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PowerUp FPV drone: Our first take

We flew the PowerUp FPV drone like a paper airplane and it (mostly) took off

The PowerUp FPV brings out the kid in you, including the repeated failures.

One of the earliest flying devices kids become familiar with is paper airplanes, as rudimentary as they may be. Taking that concept and applying it to a consumer drone is all the more interesting when trappings like a camera, live streaming, and an FPV headset are added to the mix.

This is the PowerUp FPV, a successor to the PowerUp 3.0, borne out of a Kickstarter campaign in partnership with Parrot, which is already known for its own lineup of drones. Digital Trends got some hands-on time with this unique drone, which is still in beta, so our experience is based on what we had to work with.

Design and setup

Included in the box is the primary frame, along with a stabilizer rod that clips onto it, plus a 550mAh battery (the same ones used for Parrot Minidrones), and eight sheets of paper to fold into plane designs. A microSD card doesn’t come with the unit, but it does support cards up to 32GB for recorded video and photos.

The PowerUp FPV brings out the kid in you, including the repeated failures.

The basis of the body is made up of the two 13-inch carbon fiber struts that are spaced out about 3.5-inches apart. Two propellers attach to their ends on the back where the motors are. The nose holds the electronics, including a compass, since the PowerUP FPV doesn’t have GPS for location data. Two LEDs indicate status, where green is good to go, amber indicates half the battery life, and red is really low battery. These colors can also be combined to create other indications, such as when the drone is in the process of updating its firmware, for example.

The camera shoots in 640 x 480 resolution and manually rotates fully to view footage from any angle, except straight ahead is the most unobstructed view because there is no way to angle it up or down. Even straight ahead, the drone’s nose is visible at the bottom of the frame, so there is no way to get an entirely clear view from any direction.

We were initially confused by the included strap for the cardboard FPV headset because it was too short for wrapping around a person’s head. It’s actually for the reverse purpose of securing the phone in the slot so that it doesn’t fall out while tilting your head in FPV mode. In fact, you’re not supposed to fly this with a headset that straps over your head to begin with, a confusing point that is to be clarified with instructions and a drawing that will come with the unit. Either way, the drone works with any Google Cardboard headset.

The paper in the box felt like the thicker construction stock we might have been crafty with in elementary school. PowerUp FPV suggests standard tabloid or A3 printer paper 110 GSM or 28-pound stock, all of which is widely available at print shops. By default, the “Invader” is the design chosen for the included sheets, but there are other templates the company has recommended, with instructions on how to fold them. More designs are reportedly coming, and PowerUp is encouraging users to experiment with their own designs. Despite visual indicators on the included papers for the Invader design, we found the best instructions were online via YouTube or the PowerUp website.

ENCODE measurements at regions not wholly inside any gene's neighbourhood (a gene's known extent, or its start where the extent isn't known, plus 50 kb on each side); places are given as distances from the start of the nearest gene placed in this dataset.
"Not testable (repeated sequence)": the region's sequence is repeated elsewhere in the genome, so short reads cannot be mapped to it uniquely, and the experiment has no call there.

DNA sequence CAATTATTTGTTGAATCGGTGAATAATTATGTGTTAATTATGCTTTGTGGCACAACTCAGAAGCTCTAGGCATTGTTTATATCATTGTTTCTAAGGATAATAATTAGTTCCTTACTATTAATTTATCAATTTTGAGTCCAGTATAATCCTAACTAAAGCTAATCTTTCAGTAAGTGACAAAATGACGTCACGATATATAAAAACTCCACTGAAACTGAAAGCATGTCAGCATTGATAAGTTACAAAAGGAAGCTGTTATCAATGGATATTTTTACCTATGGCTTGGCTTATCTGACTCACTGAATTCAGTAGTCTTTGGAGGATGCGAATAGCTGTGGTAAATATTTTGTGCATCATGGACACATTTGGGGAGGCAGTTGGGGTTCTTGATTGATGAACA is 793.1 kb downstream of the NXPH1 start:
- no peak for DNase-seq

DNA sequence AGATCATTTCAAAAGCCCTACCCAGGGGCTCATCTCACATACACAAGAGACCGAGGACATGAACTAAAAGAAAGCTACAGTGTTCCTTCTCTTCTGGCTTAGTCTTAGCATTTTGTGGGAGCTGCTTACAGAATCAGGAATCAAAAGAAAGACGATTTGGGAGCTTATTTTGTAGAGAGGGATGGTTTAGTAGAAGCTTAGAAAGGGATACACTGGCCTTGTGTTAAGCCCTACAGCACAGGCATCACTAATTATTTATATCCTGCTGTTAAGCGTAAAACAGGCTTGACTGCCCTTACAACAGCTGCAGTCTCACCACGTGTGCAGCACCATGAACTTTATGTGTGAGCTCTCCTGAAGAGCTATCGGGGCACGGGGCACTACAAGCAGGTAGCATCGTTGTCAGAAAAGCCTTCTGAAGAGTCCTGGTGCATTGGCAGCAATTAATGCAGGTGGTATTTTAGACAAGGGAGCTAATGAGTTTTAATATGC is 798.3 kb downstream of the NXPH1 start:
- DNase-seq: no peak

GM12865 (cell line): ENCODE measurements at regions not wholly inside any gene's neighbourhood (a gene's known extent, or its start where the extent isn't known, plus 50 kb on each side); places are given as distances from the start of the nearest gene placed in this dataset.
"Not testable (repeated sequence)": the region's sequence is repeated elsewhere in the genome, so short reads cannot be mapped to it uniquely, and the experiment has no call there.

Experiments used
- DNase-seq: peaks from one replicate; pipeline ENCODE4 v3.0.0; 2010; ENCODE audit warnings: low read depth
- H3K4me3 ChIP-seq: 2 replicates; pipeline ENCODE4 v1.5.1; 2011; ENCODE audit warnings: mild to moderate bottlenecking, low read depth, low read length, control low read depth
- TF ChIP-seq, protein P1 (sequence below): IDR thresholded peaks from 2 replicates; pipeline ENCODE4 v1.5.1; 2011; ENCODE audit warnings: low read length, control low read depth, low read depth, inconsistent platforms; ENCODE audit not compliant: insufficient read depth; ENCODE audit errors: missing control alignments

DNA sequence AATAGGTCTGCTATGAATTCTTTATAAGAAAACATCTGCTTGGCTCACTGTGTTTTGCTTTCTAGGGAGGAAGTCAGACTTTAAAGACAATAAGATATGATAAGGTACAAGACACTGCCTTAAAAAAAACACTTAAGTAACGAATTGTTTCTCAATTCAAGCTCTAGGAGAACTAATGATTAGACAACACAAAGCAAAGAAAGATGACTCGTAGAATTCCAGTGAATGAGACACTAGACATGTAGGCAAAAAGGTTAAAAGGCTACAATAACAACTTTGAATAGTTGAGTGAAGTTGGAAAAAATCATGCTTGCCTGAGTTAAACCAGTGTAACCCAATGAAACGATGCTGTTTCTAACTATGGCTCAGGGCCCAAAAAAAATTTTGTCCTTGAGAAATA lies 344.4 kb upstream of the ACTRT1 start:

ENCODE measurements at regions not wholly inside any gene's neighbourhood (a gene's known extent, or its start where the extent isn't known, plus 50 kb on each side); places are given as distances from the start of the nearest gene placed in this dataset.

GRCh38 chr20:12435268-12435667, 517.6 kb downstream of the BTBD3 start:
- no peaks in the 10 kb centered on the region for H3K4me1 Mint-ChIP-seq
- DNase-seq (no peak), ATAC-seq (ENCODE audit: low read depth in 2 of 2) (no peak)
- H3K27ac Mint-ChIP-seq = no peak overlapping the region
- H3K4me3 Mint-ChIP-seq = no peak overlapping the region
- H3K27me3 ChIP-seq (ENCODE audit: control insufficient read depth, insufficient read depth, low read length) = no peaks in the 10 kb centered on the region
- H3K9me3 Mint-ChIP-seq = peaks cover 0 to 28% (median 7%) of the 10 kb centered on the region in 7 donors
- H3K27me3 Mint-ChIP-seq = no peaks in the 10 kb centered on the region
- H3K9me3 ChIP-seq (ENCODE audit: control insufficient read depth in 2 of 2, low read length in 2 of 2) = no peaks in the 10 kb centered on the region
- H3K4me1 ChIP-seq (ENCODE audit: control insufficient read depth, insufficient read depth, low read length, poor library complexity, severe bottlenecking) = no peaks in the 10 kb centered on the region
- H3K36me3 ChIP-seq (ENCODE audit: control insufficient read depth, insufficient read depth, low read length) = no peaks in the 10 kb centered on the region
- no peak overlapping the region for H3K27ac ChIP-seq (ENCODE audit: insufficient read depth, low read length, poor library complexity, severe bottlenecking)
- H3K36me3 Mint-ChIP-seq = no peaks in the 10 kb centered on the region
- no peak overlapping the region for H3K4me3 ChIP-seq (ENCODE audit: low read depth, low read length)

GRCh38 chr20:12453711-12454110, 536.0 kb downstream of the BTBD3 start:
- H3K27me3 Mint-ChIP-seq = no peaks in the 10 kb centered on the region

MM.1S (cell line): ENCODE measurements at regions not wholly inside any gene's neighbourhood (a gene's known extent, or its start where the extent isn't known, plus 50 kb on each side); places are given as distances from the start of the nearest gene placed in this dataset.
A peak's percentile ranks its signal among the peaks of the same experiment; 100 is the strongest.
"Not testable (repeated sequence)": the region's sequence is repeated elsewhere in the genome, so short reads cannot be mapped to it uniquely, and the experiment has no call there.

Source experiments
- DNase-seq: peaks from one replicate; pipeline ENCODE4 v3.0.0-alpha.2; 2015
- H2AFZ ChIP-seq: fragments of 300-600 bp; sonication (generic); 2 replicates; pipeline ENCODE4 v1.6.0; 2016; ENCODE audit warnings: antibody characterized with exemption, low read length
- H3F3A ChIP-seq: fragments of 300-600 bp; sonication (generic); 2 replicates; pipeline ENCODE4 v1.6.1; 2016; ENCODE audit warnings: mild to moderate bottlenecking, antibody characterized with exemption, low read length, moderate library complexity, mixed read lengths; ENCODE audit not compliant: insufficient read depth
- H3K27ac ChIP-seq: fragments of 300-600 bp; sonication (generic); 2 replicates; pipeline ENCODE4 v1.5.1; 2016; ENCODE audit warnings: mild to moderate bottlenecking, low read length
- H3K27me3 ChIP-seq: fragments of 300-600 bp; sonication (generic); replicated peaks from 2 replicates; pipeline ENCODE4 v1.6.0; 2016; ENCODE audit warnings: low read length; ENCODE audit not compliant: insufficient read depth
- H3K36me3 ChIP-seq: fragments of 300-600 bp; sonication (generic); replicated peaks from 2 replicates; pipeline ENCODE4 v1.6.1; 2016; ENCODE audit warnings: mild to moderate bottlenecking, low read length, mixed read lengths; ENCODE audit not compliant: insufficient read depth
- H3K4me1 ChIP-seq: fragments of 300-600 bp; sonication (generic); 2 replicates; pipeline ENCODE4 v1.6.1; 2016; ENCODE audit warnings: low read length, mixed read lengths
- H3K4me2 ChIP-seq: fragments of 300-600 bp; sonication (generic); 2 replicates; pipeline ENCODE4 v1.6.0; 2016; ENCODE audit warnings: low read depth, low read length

Sliding the paper airplane into the frame was simple enough, since it’s really about aligning holders to keep it in place. The front needs to be pushed up as much as possible, with the back clip also pushed forward to keep the paper from moving too much. The stabilizer rod is a particularly important piece, since it helps steady the body when clipped onto the struts as close to the battery compartment as possible. Using a pair of scissors, we cut open flaps for the elevator panels in the back to help with pitch. We then slid in the battery, the LEDs lit up, and we were ready to fly.

Not so fast

There are two ways to fly the PowerUp FPV. One is with the app on a smartphone or tablet, using virtual controls for flight and functions. The other is to use the included Cardboard viewer with a phone and app to control the drone with head movements. A wide open field with distance from trees is the most ideal place to fly, a point made obvious once we got this thing in the air.

The level of trial and error involved here gave us fits in certain instances. Being in beta, the iOS app was susceptible to strange glitches that required frequent re-launches and restarts on the drone to ensure the connection was stable. We were advised to put the phone or tablet in airplane mode to reduce cellular interference, though it’s not a requirement. And the fewer Wi-Fi networks in the vicinity, the better.

The Android app was all but useless, which was understandable for something still in the alpha development stage. We could get the live view from the drone, but takeoff was an exercise in frustration, and the battery died terribly quickly. Ultimately, we stuck with iOS for hands-on flight.

We followed everything to the letter, noting details in the various videos that PowerUp has posted about the FPV. The challenge here was two-fold. On one hand, the PowerUp FPV was unlikely to fly gracefully from the start unless the paper was folded precisely right. The other was takeoff and piloting.

The drone has autopilot correction to compensate for imbalances, except we found results to be mixed in how that’s implemented. PowerUp developers recommended trimming one of the winglets after a few ill-fated flights to improve stability, but we encountered issues before that.

A spotter is essential for piloting this thing with the cardboard headset.